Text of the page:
Few were the intellectuals of Ki-Zerbo’s generation who emerged to become a living encyclopedia of human history, including detailed recollections of many landmark events in the 20th century history of Africa and the world which he himself witnessed firsthand or participated in directly. He had formal and informal sessions with many of the leaders of the African independence project, including Kwame Nkrumah, Sekou Toure, Frantz Fanon, Modibo Keita, Amilcar Cabral, Jomo Kenyatta, Tom Mboya, and Julius Nyerere, to cite a few. He shared in all the key debates on the future of pan-Africanism as independence dawned, as well as in the reflections that occurred on the development alternatives that the continent could explore. But through all these experiences, he never         sullied his reputation for intellectual integrity and personal honesty, a fact which earned him a moral high ground to reproach – publicly and privately – the first generation nationalists as many of them began to abandon the ideals of nationalism in pursuit of personal projects of power maximization. His voice was the voice of authority and throughout his life, as the first generation leaders gave way to succeeding generations, he reserved his right, exercised in his uniquely magisterial manner, to counsel, to remind, to criticize and to condemn as the need arose.
The membership of CODESRIA was fortunate to enjoy glimpses of the rich experience embodied in Ki Zerbo when he delivered one of the three keynote addresses to mark the grand finale conference of the 30th anniversary celebrations of the Council in December 2003 in Dakar, Senegal. It was also an occasion at which, in recognition of his contribution, he was honoured by the African social research community with a life membership of CODESRIA, alongside Archie Mafeje, Ngugi wa Thiong’o and Ali Mazrui. None amongst the nearly 500 African scholars who were assembled in Dakar for his speech left the venue of the conference without feeling inspired as much by the richness and clarity of his message as by the coherence and lucidity with which, despite his nearly 82 years, he delivered his message: That was our Joseph Ki-Zerbo, the ageless Iroko who, for the African social research community, was the mentor for all seasons. But, beyond Africa too, he was also celebrated as a rare gift to humanity as evidenced by the many laurels he won, including the Alternative Nobel Prize awarded by grassroots social movements to distinguished world figures.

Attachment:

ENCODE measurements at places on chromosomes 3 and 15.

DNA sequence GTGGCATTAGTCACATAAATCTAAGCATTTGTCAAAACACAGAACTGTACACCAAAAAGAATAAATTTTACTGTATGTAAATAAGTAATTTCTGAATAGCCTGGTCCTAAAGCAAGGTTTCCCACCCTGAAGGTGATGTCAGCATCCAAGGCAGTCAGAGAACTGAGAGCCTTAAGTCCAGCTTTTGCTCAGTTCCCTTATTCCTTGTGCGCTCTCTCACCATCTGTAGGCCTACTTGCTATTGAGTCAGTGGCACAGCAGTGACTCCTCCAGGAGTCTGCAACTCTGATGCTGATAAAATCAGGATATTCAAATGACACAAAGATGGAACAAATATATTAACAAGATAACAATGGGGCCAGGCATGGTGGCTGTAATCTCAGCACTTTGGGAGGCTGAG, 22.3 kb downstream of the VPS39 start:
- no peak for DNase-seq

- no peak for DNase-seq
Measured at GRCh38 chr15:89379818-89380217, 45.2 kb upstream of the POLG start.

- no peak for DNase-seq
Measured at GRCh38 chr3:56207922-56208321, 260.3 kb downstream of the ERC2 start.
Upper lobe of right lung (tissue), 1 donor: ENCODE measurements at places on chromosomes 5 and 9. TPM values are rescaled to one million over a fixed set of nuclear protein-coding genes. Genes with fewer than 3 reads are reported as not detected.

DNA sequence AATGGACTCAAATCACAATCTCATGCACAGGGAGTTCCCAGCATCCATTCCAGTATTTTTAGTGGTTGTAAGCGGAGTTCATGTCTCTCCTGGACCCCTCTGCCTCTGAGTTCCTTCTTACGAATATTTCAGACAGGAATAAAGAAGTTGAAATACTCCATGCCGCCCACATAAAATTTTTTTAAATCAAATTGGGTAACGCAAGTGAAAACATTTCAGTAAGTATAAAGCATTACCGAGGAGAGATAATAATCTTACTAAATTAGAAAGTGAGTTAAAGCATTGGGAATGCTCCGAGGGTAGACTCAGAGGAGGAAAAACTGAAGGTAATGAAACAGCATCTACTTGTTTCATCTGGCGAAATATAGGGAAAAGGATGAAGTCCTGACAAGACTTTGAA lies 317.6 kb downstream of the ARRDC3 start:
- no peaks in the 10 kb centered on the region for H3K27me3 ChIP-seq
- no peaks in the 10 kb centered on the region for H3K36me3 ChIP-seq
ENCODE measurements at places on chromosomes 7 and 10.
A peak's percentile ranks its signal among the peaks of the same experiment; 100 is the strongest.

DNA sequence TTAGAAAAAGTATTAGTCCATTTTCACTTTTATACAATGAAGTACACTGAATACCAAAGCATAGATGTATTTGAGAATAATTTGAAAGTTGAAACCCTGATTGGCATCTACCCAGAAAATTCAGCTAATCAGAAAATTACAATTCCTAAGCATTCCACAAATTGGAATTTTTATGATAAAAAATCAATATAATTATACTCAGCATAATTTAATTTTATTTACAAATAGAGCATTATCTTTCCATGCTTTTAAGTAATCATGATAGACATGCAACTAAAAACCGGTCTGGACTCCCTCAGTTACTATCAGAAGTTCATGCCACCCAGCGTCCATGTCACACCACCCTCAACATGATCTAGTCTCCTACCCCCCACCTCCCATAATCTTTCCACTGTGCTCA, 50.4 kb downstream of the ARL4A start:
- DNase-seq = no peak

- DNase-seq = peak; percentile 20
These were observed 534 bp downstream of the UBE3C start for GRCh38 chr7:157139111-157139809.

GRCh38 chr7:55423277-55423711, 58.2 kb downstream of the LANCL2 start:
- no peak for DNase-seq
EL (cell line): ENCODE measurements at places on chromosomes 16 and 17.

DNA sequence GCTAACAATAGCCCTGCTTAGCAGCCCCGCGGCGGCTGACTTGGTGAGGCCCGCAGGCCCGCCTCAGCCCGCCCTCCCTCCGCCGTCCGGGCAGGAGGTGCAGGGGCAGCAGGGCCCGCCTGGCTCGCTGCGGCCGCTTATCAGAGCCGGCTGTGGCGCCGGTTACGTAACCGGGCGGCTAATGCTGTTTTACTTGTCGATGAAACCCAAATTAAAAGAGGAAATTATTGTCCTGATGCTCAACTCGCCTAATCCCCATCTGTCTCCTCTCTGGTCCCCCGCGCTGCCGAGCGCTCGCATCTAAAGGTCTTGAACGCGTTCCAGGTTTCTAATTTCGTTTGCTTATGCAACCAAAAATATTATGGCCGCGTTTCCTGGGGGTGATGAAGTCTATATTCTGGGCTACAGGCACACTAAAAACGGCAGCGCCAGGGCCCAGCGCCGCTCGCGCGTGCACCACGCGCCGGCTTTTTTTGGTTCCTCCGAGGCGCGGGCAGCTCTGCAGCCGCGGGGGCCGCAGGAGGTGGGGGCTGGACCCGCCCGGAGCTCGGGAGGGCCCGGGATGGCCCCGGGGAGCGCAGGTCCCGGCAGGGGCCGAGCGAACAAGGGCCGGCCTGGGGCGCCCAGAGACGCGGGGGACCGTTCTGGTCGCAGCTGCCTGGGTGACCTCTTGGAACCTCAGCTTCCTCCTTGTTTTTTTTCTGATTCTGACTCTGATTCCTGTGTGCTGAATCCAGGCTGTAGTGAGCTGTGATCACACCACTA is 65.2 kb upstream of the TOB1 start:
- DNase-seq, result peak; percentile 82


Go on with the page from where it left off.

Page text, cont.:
We can only be grateful as an institution that in the last month of his life, and with the support of his widow, Josephine, and children, CODESRIA was given the privilege of recording interviews with him on his life, his work, his times as part of the Council’s initiative of documenting the contributions of leading African scholars in a digital format that could become a veritable pedagogical tool for present and future generations. Ki- Zerbo and his family could not have given the CODESRIA membership and the wider African social research community a better gift to bequeath to the world. And now, as we express our regret that he has had to move on, we also feel inspired to celebrate his life and to rejoice that while he lived, Joseph Ki-Zerbo was among us and we were the happier for it. For, truly great scholars of his standing are rare - and human beings do not come better than him.
Long live Joseph Ki-Zerbo!


Executive Secretary, CODESRIA


Pages 4-5

Africa Review of Books / Revue Africaine des Livres

Volume 03 N° 02,​ Septembre 2007